Unplug the joystick and the player will stand idle.

I will end with this though… there is no set formula/timeline. Coaches will constantly debate the delicate balance between the time spent on skills and tactics in training, and debate is always good. It usually breeds new ideas and innovation in pedagogy. But in the simplest terms, at the youngest groups, if they are learning good habits in training, the skills needed to play the game, having fun, and at each practice and game learning a little more about how to play, the players and coach are on the right path.

Tony Earp directs SuperKick/TeamZone Columbus’ Soccer Skills programs. Tony has a Masters in Education from The Ohio State University. Tony was a standout player both academically and athletically at The Ohio State University, earning multiple honors both on the field and in the classroom. He can be reached at tearp@superkickcolumbus.com

Daddy Ball

By Brian Gotta, President of CoachDeck

We hear the phrase often: “Daddy Ball.” It is a derogatory term describing a situation where a parent becomes a youth coach for the sole reason of promoting his own child. The accusation is that the child gets benefits in terms of playing time and position that he or she wouldn’t have received had someone else been coaching the team. But what if it’s not true? And what if it is?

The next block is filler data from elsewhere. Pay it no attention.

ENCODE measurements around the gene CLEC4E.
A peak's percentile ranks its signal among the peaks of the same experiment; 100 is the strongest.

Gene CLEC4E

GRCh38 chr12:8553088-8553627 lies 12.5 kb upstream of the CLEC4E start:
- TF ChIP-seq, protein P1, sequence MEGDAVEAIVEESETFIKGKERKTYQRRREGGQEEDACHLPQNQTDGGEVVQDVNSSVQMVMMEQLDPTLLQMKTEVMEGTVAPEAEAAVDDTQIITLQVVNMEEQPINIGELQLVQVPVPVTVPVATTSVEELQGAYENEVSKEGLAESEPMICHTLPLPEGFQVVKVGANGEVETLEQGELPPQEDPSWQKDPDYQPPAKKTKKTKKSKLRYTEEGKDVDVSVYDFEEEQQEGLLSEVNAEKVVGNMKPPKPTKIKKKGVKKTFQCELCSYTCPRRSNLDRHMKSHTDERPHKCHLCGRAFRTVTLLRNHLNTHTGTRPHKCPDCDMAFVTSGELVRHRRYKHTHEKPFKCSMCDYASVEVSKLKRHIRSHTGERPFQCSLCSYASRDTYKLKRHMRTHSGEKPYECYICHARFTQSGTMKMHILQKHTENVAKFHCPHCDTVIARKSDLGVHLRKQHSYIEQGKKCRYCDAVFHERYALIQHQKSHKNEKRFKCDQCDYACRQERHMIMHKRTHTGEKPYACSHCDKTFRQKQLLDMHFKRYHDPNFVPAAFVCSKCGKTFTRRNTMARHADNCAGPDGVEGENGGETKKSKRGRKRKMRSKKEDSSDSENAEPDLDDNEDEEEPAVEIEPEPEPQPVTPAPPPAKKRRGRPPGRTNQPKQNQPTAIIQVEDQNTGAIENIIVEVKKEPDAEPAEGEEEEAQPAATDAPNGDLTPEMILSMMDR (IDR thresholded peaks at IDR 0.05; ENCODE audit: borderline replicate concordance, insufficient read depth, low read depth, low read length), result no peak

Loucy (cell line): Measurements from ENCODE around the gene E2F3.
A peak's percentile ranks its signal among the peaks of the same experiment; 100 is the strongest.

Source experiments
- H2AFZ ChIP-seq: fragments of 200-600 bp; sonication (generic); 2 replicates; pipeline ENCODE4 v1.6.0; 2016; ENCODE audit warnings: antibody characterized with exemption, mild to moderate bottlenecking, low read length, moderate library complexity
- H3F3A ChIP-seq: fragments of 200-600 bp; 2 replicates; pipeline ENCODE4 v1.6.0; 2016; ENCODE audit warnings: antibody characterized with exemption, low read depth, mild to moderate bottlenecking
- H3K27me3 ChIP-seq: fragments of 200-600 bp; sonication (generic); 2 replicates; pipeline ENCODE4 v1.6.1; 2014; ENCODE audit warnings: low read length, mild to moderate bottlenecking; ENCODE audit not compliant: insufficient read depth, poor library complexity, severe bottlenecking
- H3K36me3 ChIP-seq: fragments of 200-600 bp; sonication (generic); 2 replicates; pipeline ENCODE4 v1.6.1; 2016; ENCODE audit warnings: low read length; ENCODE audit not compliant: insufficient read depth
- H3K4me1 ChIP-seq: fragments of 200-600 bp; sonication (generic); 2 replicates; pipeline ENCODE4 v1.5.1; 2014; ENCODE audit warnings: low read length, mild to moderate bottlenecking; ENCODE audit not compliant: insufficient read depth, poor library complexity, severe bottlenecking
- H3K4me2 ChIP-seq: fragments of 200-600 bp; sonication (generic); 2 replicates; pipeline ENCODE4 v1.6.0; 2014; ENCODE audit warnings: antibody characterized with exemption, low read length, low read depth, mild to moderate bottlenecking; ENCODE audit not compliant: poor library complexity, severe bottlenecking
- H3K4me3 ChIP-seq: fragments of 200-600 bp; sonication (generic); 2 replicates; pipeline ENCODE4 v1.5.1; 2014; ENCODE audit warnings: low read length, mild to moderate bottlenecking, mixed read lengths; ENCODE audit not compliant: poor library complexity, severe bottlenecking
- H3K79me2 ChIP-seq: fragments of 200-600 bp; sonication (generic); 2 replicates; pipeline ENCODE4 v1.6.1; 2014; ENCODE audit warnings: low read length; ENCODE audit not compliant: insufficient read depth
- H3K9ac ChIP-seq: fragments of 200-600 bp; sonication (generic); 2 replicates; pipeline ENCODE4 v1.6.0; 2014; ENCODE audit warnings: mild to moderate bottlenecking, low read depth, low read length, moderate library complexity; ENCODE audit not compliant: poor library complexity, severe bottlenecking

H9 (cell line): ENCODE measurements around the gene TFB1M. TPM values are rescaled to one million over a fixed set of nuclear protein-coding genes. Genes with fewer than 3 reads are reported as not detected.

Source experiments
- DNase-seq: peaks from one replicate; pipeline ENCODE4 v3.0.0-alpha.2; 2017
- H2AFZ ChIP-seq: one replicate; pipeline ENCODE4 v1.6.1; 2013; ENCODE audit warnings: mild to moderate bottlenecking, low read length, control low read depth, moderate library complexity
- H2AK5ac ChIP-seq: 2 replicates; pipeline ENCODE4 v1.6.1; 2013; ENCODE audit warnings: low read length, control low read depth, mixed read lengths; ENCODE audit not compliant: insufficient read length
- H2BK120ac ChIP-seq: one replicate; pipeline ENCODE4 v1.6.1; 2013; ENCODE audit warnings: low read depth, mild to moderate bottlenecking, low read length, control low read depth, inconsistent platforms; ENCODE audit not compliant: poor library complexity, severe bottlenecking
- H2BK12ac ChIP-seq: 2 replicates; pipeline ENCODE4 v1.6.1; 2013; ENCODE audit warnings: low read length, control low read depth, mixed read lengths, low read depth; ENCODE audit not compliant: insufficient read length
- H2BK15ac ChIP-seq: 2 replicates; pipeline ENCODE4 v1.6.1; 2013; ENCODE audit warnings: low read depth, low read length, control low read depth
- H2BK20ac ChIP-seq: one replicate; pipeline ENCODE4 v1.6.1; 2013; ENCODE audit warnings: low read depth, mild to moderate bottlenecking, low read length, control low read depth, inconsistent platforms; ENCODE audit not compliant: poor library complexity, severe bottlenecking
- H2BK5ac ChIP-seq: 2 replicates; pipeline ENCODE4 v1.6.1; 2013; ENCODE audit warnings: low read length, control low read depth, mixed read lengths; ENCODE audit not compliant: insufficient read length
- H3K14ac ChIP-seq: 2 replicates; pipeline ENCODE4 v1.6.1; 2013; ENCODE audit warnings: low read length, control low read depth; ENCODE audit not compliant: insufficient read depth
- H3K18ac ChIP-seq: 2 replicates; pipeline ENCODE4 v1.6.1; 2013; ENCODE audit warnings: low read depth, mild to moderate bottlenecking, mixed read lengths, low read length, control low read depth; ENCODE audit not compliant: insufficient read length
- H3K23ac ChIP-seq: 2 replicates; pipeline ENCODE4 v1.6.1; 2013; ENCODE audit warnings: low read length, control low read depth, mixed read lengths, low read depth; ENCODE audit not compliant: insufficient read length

Those of you who have read my articles through the years know I have done a lot of volunteer coaching. I coached three boys and a daughter primarily in baseball and softball, but also basketball, soccer, flag football, roller hockey, nearly everything they played growing up. So I’m quite sure there were times people looked at decisions I made regarding my kids and chalked them up to preferential treatment or, “Daddy Ball.”

So my first question is, where were those parents when the league asked for coaches? I didn’t do anything sneaky to become the coach. I volunteered. Same as they could have. I find it tough to think of someone who is not volunteering to accuse an individual who is of having anything less than admirable motives.

Are there parents who manipulate and “game” the system to ensure their children have advantages? I’m sure there are, though I can’t really remember a case of ever seeing it blatantly. Maybe I was blind to it because it was something I was doing myself.

I think there is also possibly an aspect of jealousy. Of course, anyone who is watching their child play behind the coaches’ kids is going to automatically believe that the decision is not based on merit or fairness, but is “Daddy Ball.” And, if one of those parents were to take the helm of the team and put their child where they believe he deserves to be, that’s what everyone would be saying about them.